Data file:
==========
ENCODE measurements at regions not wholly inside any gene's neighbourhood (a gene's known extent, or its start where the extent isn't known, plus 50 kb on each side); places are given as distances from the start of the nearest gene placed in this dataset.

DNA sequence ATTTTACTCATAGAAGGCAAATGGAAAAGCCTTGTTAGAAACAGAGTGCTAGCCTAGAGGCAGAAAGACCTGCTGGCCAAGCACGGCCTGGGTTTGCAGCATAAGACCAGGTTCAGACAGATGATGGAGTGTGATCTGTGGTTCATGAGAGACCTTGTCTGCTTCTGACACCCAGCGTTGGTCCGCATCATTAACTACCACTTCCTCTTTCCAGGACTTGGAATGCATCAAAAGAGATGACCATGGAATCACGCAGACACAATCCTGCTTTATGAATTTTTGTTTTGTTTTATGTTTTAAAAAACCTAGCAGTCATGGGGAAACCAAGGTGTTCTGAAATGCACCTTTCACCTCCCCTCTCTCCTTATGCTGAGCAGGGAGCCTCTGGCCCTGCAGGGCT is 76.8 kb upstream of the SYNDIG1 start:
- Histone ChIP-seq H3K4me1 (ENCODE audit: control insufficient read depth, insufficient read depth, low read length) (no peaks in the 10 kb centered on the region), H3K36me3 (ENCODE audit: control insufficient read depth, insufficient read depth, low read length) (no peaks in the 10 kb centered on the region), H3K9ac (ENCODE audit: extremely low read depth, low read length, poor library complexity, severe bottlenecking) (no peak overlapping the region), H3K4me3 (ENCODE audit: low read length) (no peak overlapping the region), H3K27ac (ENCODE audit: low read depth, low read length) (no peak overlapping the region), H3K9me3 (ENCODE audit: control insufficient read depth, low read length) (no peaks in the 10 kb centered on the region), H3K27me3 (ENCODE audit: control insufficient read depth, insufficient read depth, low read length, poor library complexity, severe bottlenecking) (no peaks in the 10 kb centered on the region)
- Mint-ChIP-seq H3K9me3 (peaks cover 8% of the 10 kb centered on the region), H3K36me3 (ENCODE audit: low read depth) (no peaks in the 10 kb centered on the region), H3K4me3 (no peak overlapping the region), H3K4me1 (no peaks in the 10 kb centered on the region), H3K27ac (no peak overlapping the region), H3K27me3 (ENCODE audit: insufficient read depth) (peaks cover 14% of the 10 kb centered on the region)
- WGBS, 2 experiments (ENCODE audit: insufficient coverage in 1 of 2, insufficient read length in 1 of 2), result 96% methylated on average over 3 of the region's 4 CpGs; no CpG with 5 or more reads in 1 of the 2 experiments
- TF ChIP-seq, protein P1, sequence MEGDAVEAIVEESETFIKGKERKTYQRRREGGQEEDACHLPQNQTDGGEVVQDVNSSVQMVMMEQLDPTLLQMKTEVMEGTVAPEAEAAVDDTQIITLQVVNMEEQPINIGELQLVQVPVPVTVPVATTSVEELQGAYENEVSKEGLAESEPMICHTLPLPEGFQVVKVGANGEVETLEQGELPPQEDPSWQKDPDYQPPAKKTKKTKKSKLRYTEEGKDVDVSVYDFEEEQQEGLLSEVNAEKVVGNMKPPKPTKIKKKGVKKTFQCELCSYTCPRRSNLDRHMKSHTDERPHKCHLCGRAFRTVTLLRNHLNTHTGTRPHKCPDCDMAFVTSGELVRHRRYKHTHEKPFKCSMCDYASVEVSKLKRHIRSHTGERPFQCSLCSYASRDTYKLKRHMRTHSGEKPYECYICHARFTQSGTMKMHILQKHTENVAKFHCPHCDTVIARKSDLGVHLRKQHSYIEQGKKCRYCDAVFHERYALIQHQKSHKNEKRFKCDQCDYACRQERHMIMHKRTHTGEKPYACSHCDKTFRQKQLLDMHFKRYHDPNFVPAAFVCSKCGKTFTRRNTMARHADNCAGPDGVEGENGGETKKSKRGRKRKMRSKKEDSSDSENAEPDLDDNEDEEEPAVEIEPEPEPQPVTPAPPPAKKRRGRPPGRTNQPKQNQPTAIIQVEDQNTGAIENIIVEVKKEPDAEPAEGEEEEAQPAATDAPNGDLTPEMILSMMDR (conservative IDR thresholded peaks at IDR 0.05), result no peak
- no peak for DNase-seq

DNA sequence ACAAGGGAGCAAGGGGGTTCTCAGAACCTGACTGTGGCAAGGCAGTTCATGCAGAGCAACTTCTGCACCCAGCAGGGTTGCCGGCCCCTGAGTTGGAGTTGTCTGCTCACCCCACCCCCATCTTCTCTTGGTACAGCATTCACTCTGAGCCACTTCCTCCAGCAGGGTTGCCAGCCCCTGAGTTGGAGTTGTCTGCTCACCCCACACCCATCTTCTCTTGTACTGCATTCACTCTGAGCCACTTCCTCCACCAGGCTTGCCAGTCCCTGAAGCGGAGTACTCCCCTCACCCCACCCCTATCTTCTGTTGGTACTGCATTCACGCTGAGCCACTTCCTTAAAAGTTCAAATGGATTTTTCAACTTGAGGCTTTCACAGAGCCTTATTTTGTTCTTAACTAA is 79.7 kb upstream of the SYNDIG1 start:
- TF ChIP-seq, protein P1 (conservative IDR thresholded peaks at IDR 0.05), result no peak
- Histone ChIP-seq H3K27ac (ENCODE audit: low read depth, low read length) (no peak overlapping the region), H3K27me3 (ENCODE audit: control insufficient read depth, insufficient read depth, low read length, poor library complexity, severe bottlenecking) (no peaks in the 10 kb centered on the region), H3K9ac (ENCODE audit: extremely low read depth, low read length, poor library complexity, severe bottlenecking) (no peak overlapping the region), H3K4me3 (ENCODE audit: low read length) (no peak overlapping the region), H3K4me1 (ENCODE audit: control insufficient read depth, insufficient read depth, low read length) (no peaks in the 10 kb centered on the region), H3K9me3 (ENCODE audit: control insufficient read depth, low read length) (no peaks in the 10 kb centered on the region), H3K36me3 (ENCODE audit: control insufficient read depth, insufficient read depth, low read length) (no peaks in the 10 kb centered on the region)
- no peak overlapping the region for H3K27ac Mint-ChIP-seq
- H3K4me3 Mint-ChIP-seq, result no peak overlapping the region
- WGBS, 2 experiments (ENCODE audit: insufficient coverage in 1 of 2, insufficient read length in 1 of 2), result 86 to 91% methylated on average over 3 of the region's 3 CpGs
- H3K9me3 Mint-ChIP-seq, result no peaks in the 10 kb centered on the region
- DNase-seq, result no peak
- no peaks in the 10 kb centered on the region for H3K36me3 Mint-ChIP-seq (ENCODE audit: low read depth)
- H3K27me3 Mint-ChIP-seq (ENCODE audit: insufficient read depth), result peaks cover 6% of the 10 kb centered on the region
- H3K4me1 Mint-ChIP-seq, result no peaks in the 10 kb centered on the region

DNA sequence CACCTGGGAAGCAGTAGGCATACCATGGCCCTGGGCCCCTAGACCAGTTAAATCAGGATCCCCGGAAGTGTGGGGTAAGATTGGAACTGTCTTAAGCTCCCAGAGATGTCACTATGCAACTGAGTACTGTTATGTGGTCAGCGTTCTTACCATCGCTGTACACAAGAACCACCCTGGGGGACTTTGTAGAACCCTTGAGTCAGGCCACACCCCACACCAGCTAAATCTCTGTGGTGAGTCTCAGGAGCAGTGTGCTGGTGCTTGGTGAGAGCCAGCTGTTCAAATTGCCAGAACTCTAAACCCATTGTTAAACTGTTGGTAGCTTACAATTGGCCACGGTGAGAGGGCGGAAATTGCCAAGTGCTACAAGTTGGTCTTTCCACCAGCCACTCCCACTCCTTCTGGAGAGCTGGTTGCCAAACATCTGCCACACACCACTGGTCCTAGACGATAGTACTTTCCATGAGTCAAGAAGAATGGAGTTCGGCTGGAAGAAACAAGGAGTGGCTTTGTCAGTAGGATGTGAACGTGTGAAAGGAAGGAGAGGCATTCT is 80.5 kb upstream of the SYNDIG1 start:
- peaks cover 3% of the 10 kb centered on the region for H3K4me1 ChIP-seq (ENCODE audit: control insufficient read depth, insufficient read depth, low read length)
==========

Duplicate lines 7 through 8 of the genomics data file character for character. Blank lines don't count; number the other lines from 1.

- no peak for DNase-seq

DNA sequence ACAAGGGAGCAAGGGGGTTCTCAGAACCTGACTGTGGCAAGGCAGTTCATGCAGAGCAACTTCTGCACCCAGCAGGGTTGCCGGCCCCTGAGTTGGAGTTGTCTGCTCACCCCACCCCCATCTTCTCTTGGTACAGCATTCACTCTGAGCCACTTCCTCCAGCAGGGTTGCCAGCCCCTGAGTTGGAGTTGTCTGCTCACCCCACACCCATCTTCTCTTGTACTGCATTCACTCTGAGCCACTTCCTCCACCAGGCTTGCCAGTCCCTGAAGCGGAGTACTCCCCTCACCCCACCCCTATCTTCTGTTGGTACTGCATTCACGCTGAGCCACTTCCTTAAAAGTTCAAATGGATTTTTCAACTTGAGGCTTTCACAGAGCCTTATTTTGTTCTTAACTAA is 79.7 kb upstream of the SYNDIG1 start: